Rebels with a Cross – New Book: Eileen Luhr’s Witnessing Suburbia

Darren Grem

Coming back from a long, dissertation-induced hiatus, I thought I’d push a book I read over the summer, Eileen Luhr's Witnessing Suburbia: Conservatives and Christian Youth Culture. From the publisher:

Witnessing Suburbia is a lively cultural analysis of the conservative shift in national politics that transformed the United States during the Reagan-Bush era. Eileen Luhr focuses on two fundamental aspects of this shift: the suburbanization of evangelicalism and the rise of Christian popular culture, especially popular music. Taking us from the Jesus Freaks of the late 1960s to Christian heavy metal music to Christian rock festivals and beyond, she shows how evangelicals succeeded in "witnessing" to America's suburbs in a consumer idiom. Luhr argues that the emergence of a politicized evangelical youth culture in fact ranks as one of the major achievements of "third wave" conservatism in the late twentieth century.

This is ground covered before by Colleen McDannell and Heather Hendershot. Yet, Luhr brings something new to the table, linking suburbanization, consumer culture, sexuality, post-modernism, youth culture, and evangelical politics. Luhr creatively reads her evidence, ranging from fan magazines to album covers to a Christian youth concert she attended in Orange County, California. Her take on Christian heavy metal—and how it fit into the sexual politics of the 1980s—is particularly provocative and a wonderful selection for courses in American religion and popular culture. (The picture of Robert Sweet, the drummer for Stryper, posing on the cover of Kerrang! magazine, proudly sporting chest hair and a NIV Bible, is worth the sticker price alone.)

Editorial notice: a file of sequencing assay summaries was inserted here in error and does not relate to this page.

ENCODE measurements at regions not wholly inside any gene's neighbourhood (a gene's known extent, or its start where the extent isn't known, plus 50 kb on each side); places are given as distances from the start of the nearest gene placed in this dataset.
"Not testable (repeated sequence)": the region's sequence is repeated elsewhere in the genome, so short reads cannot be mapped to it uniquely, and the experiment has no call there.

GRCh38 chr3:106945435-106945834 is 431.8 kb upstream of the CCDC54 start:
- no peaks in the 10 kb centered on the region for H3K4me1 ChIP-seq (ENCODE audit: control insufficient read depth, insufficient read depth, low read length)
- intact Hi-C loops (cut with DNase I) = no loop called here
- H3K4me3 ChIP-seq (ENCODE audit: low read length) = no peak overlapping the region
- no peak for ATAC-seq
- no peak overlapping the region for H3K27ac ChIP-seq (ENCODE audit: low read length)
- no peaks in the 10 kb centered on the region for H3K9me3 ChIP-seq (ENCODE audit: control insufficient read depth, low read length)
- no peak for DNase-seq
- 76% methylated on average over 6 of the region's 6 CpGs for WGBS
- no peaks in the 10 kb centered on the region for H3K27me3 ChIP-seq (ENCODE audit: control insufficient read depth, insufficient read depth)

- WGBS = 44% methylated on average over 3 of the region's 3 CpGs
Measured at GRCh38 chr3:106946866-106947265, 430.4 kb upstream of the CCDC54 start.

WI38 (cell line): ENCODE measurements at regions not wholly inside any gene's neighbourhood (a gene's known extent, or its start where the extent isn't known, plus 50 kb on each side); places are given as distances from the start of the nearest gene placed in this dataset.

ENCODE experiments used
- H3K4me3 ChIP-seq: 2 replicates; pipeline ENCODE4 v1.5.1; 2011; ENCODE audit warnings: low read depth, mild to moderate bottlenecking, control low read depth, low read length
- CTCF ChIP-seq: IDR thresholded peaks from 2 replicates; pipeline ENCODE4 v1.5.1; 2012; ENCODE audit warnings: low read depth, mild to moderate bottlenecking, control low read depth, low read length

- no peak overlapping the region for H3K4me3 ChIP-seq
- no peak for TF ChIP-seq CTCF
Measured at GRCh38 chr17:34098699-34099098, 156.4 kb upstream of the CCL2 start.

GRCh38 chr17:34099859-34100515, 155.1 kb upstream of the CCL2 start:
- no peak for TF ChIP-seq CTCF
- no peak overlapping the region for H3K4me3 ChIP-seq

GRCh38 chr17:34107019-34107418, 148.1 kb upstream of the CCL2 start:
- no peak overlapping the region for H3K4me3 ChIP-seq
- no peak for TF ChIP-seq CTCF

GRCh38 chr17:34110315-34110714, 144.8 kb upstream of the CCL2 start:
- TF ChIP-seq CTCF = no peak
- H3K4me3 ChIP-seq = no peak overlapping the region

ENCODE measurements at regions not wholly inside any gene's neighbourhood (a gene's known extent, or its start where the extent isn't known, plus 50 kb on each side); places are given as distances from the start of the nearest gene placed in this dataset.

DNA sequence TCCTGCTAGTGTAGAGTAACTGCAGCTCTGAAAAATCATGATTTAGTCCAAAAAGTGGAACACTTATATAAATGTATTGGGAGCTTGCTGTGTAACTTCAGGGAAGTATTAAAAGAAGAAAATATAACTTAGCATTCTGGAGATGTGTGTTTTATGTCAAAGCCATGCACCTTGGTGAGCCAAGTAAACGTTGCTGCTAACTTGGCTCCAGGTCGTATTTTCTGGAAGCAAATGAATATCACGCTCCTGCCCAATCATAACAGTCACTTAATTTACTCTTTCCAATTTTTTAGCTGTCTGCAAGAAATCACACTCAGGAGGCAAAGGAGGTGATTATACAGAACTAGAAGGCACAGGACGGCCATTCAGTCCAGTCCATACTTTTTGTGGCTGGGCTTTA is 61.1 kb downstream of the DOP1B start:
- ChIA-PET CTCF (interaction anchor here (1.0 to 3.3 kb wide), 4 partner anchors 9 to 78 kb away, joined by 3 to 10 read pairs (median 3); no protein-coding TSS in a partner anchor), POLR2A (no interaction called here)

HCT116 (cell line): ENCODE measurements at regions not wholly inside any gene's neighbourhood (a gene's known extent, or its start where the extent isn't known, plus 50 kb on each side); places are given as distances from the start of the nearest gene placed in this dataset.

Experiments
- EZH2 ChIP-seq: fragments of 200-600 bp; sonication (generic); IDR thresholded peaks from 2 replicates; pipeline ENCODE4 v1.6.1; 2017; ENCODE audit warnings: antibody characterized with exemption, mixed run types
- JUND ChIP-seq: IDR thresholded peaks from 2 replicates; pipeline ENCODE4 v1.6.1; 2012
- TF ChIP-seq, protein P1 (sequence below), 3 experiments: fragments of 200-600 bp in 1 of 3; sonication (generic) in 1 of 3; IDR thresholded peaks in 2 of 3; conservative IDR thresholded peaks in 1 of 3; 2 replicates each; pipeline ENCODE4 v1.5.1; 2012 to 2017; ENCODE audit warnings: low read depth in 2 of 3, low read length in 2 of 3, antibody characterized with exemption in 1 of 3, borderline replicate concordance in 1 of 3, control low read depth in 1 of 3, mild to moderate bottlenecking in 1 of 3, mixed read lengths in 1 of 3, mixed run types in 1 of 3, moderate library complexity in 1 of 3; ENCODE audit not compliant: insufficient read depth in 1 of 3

As a whole, however, the book suffers a bit from repeating its points throughout the four main chapters and from not dealing with matters of religious consumption. Luhr offers little insight into how or why certain resources—from Christian punk fanzines to radio programming—were bought and used by suburbanites or how these products added to the religious identity of suburban youth. A point hinted at throughout, namely that race had a lot to do with the construction of suburbia and something to do with suburban forms of religious understanding, also should have been fleshed out more. It’s interesting to think of, say, CCM as a hyper-white brand of rock, ready for consumption by white suburbanites. Still, this is a solid addition to the growing body of literature on conservative politics and, more importantly, points us toward thinking of conservatism as both cultural practice and political impulse.

If only the Conservative Bible Project was out when she wrote the book…


Hilde Løvdal said…
Luhr has written a very interesting book, indeed. I particularly liked the ways she talks about how evangelical youths defined Christian faith and conservatism as an act of rebellion in post-1960s USA. (What's more rebellious in 1980s rock than a heavy metal band singing "To Hell With the Devil?")

And, yes, the illustrations are priceless.

Also, the Conservative Bible Project - breathtaking (but not in a good way).
Steven P. Miller said…
The chapter on Christian metal took me back to the days when I was a good little culture warrior. To quote One Bad Pig: “There’s no fakin/Fry like bacon/You’re a pagan!” Or Homer Simpson: “Mmm . . . bacon.”
DEG said…

Were you the man with a tat on his big fat belly that wiggled around like marmalade jelly?

. . . I believe "Jesus Saves" is what it raved in a typical tattoo green. He stood on a box in the middle of the city and claimed he had a dream.

What did people think we they heard you were a Jesus Freak? What did people do when they found out it was true? Did you really care if they labeled you a Jesus Freak? Cause, Steven, there ain't no disguisin' the truth.
Hilde Løvdal said…
The guys DC Talk tried to be tough, but when it comes to rebellion, Carman is the king:

(Love how he starts by quoting Webster's dictionary. Fierce, so fierce.)
DEG said…
Wow. Solidarity forever.
Anonymous said…
My students are quick to point out how the representation of "otherness" in "Jesus Freak" rings false, as the music, the fashions, and even the message of self-image matches exactly with that of mainstream pop culture. They talk about the song's video as an almost desperate claim of difference in the face of startling nondifference.

Popular Posts